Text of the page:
If you work in the C-suite, then it is assumed that you have a thorough understanding of the workings of your company. So, it would make sense that executives would feel well equipped to handle any questions regarding the operation of their company in just about any scenario. However, a wealth of institutional knowledge can give executives a false sense of security – especially if they’re heading into a deposition related to company litigation.
If a company faces a lawsuit, it’s crucial that its executives know the context in which they will be testifying and how their legal team wants them positioned in relation to the company’s defense. Legal counsel can play an important role by making sure executives have key documents and by emphasizing which filings are especially important to the testimony executives are being asked to provide. Further, company attorneys are invaluable in explaining the theory behind their legal defense of the company, and exactly how executives fit into the defense strategy.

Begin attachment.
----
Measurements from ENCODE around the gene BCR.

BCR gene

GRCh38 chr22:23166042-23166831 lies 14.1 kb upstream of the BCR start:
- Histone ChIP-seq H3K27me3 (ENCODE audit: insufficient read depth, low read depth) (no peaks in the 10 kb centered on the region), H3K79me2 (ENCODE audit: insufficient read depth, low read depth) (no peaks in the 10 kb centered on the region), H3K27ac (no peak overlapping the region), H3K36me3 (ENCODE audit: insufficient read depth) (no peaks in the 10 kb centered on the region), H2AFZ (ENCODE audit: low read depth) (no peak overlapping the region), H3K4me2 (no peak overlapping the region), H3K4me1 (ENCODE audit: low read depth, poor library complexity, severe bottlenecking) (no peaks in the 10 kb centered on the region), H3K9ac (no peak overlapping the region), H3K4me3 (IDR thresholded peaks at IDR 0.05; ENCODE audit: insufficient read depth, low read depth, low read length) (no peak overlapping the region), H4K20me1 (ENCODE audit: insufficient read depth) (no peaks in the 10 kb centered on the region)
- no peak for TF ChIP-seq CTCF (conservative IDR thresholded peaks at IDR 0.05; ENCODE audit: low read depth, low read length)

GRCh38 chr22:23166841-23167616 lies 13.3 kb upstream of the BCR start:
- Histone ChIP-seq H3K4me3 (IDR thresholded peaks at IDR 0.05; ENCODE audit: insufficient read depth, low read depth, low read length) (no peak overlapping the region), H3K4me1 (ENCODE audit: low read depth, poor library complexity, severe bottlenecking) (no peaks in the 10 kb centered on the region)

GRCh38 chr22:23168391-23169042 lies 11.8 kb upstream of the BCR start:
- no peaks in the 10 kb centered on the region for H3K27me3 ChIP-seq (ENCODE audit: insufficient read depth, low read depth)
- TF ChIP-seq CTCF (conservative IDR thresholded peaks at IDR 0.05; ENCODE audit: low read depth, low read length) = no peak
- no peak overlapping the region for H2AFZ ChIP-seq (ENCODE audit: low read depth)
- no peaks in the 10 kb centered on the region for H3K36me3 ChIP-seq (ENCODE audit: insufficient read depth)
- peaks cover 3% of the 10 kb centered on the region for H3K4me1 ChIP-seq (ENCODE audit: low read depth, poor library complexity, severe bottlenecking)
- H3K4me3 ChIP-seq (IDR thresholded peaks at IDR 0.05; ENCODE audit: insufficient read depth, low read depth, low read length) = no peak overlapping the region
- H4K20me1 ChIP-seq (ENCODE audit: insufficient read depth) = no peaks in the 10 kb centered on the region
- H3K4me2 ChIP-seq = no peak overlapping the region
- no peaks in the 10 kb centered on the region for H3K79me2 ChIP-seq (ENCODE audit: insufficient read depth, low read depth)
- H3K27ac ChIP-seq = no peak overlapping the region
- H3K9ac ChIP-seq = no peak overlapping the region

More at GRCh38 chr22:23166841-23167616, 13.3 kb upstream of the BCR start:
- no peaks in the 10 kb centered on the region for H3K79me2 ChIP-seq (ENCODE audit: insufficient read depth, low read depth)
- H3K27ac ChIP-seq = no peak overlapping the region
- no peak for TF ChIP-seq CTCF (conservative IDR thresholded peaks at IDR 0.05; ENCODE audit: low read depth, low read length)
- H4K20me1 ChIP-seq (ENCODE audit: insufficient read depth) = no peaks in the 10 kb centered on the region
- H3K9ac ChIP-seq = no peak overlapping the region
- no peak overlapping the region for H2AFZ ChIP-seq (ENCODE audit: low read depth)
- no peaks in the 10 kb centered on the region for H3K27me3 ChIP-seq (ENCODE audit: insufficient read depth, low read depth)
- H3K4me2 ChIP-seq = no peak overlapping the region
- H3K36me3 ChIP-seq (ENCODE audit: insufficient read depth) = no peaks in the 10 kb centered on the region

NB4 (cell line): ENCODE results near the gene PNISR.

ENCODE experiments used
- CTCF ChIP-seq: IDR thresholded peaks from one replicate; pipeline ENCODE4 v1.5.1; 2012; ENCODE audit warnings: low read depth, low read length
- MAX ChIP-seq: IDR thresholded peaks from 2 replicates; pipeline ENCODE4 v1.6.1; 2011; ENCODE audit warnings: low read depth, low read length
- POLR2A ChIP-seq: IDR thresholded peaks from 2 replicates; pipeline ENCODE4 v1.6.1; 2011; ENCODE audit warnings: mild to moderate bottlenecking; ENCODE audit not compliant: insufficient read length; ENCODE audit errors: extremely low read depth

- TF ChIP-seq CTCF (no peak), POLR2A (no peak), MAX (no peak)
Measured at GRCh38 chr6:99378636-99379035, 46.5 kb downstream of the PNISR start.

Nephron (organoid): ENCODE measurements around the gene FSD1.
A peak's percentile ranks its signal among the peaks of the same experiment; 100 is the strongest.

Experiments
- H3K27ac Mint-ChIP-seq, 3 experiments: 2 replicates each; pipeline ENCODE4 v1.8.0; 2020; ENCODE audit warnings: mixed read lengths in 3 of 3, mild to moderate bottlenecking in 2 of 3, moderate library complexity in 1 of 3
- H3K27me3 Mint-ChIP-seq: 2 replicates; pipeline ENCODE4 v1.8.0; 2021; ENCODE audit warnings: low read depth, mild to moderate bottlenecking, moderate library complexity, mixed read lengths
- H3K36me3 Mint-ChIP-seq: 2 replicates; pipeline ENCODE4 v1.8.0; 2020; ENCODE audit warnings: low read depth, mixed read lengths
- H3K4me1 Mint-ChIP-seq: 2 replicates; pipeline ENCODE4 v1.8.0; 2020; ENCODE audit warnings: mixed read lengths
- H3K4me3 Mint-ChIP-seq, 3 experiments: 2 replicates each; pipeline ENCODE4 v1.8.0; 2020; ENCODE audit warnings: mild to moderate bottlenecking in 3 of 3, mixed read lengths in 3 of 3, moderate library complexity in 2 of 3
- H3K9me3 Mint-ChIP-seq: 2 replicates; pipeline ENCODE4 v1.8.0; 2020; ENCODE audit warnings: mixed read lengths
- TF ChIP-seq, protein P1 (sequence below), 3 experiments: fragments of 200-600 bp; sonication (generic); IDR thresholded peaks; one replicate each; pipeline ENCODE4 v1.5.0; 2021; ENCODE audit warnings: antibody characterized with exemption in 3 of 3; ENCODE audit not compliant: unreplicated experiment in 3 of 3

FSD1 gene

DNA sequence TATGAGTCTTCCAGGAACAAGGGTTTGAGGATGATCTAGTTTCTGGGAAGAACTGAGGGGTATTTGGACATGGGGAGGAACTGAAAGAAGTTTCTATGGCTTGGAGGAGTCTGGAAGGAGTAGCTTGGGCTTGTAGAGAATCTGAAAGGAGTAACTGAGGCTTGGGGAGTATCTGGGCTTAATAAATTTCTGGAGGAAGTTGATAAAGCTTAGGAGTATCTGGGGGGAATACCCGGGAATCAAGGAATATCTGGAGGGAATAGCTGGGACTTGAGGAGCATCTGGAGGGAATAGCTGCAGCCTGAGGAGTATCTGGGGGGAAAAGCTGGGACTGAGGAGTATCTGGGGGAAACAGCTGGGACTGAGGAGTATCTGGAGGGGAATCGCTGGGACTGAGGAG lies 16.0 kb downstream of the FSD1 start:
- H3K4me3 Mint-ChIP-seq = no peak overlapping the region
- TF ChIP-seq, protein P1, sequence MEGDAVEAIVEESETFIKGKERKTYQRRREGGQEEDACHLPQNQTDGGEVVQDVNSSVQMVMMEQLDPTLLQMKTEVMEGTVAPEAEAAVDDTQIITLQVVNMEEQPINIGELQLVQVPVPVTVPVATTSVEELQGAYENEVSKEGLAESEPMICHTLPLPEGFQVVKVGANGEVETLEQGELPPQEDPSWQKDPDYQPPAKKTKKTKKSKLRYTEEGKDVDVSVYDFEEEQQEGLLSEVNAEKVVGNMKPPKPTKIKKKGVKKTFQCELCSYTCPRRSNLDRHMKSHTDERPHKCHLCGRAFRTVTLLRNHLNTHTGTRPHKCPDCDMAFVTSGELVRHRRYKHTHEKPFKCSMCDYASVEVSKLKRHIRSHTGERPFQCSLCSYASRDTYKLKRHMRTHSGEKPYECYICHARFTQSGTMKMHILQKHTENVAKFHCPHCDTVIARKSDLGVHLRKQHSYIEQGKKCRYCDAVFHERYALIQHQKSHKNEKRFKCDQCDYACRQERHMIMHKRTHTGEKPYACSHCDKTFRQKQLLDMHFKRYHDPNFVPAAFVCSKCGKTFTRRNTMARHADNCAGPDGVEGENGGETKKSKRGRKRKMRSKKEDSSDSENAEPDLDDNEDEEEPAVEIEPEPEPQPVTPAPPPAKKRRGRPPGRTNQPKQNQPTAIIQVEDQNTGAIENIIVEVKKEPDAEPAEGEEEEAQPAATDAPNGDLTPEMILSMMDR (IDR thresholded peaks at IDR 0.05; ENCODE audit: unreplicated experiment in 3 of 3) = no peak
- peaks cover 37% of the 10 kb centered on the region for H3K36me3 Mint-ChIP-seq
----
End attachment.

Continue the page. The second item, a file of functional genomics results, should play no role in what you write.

All too often, an executive will provide information through their testimony that fails to mesh with the corporate defense strategy simply because he or she was unaware of exactly what areas were already covered in prior testimony or because the defense planned to make the information available through other witnesses. Companies can save future legal headaches by requiring executives to work closely with legal counsel to determine exactly what information they will and will not be relied upon to provide during the deposition process, and by clearly defining the executive’s role in the legal defense strategy well before they are called to testify.